Tuesday, 11 October 2011

An (Un)intended Food Migration: Texas, Germany, Northern India, and Back to Ohio... All in One Night

Yesterday, I noted my excitement for tonight's Northern Indian dinner in one of our campus dining halls, under the direction of visiting Sodexo and Executive Chef Sathish Kumar. Well, as we press on with on-going post-pre-orientation programming and gatherings, and continuing to build on this year's "Migrations" theme with a truly inspirational and powerful play which concluded this evening, the stage seemed to have been deemed from the very beginning as set to translate the message of food identity, culture, and migrations this evening. In fact, I felt particularly moved when I heard many times over in the food line today, "Can I have a little bit of everything?" What courage, what bravery, what culinary gastronauts! And what a great day and series of events to celebrate my one-year anniversary with Denison!

My evening began after work with a dinner hosted by President Dale and Mrs. Tina Knobel, in honor of this year's pre-orientation staff and students. Seemingly quite perfectly timed, the weather, ambiance and company further supported the occasion which was highlighted by Texas barbecue and chosen not only for taste but as a way of bringing the Knobels' lived Texan experience to the table. In addition, Mrs. Knobel also offered a wonderful broccoli bacon salad which was quite refreshing and texturally complimented the chicken, sausage, and beef brisket. Moreover, I was intrigued by the equally (and surprisingly) refreshing German potato salad. Other than focusing on a heavy starch as the potato, I don't know what was particularly "German" about it, but I can share that many German potato salad recipes I've skimmed through on-line use a vinegar base for its dressing. Perhaps this helps cut down the "heaviness" I expected from the salad upon first inspection. Along with baked pinto beans and one of my favourites--corned cornbread (at least, that's how I've named it in the past)--this meal was truly special, especially set against the context of food migration. Without question, this is a true representation in my book of sharing a part of one's identity through food.

And yet, something comes along that surprises you and reminds you of the melody of flavours and travels when it comes to food. Taking a bit of a southern journey, and even further south into Central America, red velvet cake and pumpkin went through a bit of food fusion and took on the form of chocolate chip red velvet brownies and mini pumpkin cookies for dessert. The brownie itself seemed to have been topped with the perfect amount of frosting to smooth out its the rich texture, and greeted the mouth with the textural difference provided by chocolate chips (much like is the case with my dark chocolate chocolate chip pudding brownies which I made this morning for the I, Too, Sing America! cast party). The pumpkin cookie, already moist because of the pumpkin in the batter, was topped with a great cinnamon(?) frosting that brought a sense of Thanksgiving to the palate. Certainly, this was a night among many nights to be thankful for!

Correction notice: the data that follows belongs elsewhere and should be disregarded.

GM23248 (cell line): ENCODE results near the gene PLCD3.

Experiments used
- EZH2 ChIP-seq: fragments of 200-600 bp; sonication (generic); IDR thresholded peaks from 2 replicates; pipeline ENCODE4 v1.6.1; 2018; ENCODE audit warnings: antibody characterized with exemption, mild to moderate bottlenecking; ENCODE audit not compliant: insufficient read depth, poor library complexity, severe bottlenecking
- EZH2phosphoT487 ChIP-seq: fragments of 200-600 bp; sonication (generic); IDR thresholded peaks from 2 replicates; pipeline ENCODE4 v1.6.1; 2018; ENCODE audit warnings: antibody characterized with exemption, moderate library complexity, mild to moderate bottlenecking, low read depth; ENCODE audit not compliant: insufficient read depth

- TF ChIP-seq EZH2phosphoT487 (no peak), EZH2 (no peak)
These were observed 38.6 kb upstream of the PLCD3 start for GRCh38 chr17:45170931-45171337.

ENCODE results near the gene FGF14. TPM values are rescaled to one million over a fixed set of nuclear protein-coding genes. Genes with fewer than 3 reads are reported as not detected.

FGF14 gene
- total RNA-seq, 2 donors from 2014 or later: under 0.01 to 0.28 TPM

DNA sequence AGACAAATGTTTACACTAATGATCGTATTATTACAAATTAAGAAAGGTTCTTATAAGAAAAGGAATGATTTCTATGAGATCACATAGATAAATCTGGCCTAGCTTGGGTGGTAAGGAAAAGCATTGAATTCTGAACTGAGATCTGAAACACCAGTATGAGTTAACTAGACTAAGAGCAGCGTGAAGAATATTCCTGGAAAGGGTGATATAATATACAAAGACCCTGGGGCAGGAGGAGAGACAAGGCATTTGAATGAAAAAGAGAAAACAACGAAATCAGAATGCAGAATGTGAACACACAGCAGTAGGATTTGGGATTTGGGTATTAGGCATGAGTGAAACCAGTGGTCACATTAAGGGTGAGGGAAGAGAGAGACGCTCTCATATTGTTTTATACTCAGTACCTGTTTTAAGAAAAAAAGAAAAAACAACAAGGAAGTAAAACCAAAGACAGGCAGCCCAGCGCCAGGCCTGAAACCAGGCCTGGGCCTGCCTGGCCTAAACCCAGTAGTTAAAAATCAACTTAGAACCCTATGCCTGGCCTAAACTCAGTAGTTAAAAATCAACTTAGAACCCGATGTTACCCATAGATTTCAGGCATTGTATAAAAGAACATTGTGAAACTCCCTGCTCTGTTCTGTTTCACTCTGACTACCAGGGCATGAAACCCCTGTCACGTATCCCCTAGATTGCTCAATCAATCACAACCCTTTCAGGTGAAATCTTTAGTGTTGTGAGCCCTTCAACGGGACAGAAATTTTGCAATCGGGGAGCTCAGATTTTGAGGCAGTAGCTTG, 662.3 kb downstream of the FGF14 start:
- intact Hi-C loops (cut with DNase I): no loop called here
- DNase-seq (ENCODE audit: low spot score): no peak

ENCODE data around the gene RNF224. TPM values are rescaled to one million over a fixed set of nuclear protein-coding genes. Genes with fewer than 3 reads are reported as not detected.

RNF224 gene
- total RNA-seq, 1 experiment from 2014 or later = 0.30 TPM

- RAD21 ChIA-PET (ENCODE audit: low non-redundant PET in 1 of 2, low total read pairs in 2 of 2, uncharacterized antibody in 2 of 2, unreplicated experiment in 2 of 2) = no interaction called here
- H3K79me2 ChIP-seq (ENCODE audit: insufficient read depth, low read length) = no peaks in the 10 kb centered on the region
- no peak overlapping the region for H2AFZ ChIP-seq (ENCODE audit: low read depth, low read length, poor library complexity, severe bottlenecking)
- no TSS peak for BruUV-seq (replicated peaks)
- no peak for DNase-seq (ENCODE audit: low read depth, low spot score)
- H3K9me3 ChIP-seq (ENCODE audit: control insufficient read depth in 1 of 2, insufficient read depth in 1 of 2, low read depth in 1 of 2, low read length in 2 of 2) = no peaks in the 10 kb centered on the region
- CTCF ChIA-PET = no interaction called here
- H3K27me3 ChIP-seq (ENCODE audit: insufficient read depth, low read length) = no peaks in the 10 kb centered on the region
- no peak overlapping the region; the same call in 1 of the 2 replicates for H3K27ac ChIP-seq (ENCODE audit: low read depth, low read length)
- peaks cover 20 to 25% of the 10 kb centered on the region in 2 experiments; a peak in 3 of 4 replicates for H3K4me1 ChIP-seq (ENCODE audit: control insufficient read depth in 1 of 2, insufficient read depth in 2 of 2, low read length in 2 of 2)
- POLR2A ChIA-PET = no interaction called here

Following dinner #1 (no worries, I paced myself all night), I made my way from one dining hall to the next, first picking up a tray of cookies for the I, Too, Sing America! cast party, and then heading toward tonight's Northern Indian meal. As noted above, the Global Chef program vis-à-vis Sodexo provided a Northern Indian experience for the campus community. Perhaps it is because I was intentionally approaching my meals tonight with a migratory theme in mind, but I felt much more focused, aware, and in tune with what I was about to eat. Indeed, as I approached the dining hall, I could distinctly smell the spicy aromas and heat exuding onto the campus grounds. "Authentic," or rather in this case much more "aggressive," flavours rang through the air, drawing me into the experience that lay ahead. And I mean this in a good way; what I would be eating would be packed with spice, heat, and the necessity for sauces and lots of drinking water. These were indeed the spicy flavour combinations I have learned to expect with Indian cuisine and which naturally identify Indian cooking as having medicinal health benefits.